Interesting. My observation in the labor market is that companies are desperate for people and are offering incredible incentives. A lot of people are quitting crappy jobs for good jobs or good jobs for great jobs.
The number of Americans quitting their jobs has hit record highs over the past several months in a phenomenon economists have been calling the “Great Resignation.” In August, 4.3 million U.S. workers — almost 3 percent of the entire American workforce — voluntarily left their positions, the highest number since the Bureau of Labor Statistics began tracking “quits” in 2020.
Workers are quitting at high rates in every industry, but the trend has been especially pronounced for frontline businesses like restaurants, hotels, retail stores and health care providers. Recent quit rates are a stark contrast to early in the coronavirus pandemic, when the number of quits plummeted to the lowest levels in a decade, as COVID-related business closures put millions of Americans out of work.
Rather than offering one reason so many Americans are quitting their jobs, experts mostly believe the Great Resignation is the result of a variety of forces coming together. Something not on that list is employer vaccine mandates, which don’t appear to have caused a significant number of people to quit.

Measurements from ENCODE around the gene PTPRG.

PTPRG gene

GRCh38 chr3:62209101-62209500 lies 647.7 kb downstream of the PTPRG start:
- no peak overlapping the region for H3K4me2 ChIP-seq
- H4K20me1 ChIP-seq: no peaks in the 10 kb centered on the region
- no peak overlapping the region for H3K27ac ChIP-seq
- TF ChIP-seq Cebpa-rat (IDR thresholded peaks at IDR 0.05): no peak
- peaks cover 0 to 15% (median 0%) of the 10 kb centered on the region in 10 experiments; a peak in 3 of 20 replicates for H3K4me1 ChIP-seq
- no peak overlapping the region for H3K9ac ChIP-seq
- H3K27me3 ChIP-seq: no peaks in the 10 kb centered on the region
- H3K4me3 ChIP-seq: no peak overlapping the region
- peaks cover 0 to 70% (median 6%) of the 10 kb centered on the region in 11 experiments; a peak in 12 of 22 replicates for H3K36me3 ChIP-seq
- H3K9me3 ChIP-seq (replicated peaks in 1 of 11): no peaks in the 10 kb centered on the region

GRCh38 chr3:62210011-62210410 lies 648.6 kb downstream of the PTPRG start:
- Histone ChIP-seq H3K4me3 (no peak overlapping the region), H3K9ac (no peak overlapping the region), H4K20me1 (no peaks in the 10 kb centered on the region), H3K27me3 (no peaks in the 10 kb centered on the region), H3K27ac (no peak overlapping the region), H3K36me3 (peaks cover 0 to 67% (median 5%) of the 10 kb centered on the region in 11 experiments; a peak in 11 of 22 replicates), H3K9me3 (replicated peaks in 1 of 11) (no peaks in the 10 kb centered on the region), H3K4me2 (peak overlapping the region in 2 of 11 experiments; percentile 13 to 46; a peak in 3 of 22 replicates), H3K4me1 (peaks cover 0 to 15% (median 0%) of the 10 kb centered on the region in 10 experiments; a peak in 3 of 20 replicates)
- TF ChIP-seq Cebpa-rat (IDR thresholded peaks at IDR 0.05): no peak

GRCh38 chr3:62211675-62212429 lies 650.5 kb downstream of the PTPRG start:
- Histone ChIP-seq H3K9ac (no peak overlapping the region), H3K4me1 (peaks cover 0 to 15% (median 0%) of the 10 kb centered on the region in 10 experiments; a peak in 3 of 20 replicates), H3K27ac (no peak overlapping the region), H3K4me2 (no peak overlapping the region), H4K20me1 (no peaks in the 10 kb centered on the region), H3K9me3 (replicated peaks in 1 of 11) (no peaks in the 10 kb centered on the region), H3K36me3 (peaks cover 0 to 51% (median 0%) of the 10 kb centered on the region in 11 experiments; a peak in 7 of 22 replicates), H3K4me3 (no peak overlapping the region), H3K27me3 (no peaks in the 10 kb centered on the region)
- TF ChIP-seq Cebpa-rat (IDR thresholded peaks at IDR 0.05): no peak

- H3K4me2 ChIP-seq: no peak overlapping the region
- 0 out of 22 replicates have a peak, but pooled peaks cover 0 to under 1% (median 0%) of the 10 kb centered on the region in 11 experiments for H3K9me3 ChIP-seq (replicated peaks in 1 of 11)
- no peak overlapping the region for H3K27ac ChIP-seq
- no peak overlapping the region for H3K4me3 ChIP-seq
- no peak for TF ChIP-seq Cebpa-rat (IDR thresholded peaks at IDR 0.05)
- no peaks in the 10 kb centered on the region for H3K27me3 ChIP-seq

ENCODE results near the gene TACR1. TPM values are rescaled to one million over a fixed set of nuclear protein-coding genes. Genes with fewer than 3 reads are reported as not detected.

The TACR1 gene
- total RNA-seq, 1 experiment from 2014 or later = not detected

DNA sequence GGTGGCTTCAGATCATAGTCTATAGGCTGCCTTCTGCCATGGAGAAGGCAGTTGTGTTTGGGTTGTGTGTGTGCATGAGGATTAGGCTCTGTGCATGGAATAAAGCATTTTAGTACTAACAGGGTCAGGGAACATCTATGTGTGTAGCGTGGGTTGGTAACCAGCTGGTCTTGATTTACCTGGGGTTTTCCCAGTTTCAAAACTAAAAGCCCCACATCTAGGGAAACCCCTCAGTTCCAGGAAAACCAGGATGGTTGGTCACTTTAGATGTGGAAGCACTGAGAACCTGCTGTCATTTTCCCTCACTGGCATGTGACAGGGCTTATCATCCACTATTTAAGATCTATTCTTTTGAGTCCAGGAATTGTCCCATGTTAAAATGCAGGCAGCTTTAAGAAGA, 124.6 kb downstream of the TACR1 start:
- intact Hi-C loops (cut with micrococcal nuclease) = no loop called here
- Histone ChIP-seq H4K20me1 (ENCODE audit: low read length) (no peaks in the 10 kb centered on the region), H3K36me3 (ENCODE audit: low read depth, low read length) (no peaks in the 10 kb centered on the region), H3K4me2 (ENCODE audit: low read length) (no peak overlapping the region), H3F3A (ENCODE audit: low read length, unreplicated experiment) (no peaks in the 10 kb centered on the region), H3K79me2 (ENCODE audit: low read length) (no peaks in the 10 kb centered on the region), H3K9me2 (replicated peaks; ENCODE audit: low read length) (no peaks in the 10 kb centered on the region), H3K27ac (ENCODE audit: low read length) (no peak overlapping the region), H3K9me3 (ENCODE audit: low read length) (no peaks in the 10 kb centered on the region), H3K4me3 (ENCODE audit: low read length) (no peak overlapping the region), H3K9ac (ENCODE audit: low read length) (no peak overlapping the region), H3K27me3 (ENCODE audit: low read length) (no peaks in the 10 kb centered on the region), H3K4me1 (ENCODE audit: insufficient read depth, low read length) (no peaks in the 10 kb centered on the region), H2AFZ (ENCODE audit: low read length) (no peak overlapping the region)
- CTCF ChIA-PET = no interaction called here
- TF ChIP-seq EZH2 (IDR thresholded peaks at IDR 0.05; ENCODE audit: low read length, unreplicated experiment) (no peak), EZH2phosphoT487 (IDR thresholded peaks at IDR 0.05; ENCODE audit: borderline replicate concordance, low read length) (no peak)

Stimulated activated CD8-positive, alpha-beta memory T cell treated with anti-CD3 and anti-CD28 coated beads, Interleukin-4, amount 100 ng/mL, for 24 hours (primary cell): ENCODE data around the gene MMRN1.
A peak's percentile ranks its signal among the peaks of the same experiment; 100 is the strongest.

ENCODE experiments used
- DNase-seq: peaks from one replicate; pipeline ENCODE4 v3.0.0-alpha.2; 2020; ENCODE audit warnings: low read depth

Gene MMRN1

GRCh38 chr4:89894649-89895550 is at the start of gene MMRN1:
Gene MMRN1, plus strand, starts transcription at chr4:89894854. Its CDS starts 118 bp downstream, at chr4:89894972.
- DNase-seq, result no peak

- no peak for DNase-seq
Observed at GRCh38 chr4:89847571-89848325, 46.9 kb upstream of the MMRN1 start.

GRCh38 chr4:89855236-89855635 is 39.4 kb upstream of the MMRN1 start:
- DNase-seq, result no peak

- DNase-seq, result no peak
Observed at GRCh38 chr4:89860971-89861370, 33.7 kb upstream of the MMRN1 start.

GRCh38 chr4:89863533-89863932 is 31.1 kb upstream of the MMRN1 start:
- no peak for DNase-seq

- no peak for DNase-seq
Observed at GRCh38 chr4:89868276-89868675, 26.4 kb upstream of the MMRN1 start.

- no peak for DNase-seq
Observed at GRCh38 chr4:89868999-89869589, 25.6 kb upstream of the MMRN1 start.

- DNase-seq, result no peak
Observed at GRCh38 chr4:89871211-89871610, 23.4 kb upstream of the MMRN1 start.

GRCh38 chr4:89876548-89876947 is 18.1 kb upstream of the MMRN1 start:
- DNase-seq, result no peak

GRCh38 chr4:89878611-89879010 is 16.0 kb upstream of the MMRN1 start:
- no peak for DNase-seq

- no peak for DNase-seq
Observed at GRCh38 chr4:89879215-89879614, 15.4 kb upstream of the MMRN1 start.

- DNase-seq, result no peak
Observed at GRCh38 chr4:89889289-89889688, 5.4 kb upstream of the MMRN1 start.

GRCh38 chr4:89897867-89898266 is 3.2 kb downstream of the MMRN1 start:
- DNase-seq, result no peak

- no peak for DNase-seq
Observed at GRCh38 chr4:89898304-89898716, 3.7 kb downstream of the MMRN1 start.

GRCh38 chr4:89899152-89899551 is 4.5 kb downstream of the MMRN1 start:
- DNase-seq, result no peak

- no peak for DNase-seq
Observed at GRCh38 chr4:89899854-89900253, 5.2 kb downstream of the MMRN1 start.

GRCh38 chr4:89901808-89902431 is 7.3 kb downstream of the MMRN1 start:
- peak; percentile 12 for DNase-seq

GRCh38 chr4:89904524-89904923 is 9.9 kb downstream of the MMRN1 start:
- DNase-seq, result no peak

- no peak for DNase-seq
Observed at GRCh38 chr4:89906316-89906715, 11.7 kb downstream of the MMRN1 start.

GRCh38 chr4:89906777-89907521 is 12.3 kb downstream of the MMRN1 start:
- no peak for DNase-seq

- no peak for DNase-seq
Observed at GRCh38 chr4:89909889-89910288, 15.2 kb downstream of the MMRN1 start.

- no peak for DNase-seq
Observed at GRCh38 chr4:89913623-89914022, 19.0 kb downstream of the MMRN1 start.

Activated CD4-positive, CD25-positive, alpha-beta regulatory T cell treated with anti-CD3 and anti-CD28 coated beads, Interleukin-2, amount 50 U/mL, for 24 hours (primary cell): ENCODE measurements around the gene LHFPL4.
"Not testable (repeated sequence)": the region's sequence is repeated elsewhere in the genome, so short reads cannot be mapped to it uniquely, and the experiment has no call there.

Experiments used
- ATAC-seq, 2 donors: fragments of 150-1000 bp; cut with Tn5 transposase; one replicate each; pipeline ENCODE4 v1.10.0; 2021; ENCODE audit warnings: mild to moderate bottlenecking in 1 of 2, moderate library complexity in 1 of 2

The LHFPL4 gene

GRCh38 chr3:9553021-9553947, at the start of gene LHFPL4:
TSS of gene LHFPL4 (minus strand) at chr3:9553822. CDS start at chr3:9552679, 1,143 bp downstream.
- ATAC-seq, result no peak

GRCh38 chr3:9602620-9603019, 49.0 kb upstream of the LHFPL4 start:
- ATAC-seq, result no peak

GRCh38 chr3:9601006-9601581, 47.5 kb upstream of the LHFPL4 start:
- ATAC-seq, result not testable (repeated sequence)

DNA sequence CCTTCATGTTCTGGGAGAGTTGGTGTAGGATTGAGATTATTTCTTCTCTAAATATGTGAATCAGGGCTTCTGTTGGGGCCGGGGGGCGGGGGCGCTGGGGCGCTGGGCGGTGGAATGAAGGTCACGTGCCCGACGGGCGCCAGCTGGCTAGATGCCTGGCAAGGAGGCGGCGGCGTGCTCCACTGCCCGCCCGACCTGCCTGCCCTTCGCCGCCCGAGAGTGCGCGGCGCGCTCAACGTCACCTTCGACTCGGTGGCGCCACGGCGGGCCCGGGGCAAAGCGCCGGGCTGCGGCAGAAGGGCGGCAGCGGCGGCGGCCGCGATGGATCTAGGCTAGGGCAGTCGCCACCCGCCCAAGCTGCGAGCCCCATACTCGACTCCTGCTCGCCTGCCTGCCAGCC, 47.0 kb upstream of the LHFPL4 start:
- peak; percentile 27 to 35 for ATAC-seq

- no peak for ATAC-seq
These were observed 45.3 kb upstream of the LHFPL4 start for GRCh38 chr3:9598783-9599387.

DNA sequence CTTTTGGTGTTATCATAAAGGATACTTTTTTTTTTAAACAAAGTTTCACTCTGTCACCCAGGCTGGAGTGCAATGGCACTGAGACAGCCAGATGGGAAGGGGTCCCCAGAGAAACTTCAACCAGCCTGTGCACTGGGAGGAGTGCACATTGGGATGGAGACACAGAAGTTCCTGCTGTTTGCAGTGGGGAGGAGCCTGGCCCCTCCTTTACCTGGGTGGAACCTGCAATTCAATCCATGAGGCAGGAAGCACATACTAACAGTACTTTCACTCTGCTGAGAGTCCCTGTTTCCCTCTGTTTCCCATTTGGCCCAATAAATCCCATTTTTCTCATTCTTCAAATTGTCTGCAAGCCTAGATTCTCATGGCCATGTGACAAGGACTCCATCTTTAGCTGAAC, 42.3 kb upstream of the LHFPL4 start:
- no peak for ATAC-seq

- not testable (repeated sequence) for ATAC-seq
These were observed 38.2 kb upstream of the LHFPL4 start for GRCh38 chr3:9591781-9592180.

One of the most common explanations is that workers are simply burned-out. The high quit rates in customer-facing jobs and health care suggest that people in these fields have become exhausted after 18 months of extra hours, confrontations over COVID mitigation rules and fear of catching the virus. Many white-collar workers, on the other hand, may be eager to maintain some of the elements of pandemic-era work that benefitted them — like remote work and flexible hours — and willing to move on as their employers transition back to the office.
Others see the Great Resignation as the sign of a major shift in the power dynamic between workers and their employers. Labor Bureau data doesn’t track whether people quitting are finding another position, but record levels of job openings mean prospects for quitters have never been higher. While many have struggled financially during the pandemic, a large share of Americans have actually increased their savings — meaning they have more of a cushion to absorb a job transition. These factors mean workers have greater freedom to leave unsatisfying jobs to pursue something that suits them better.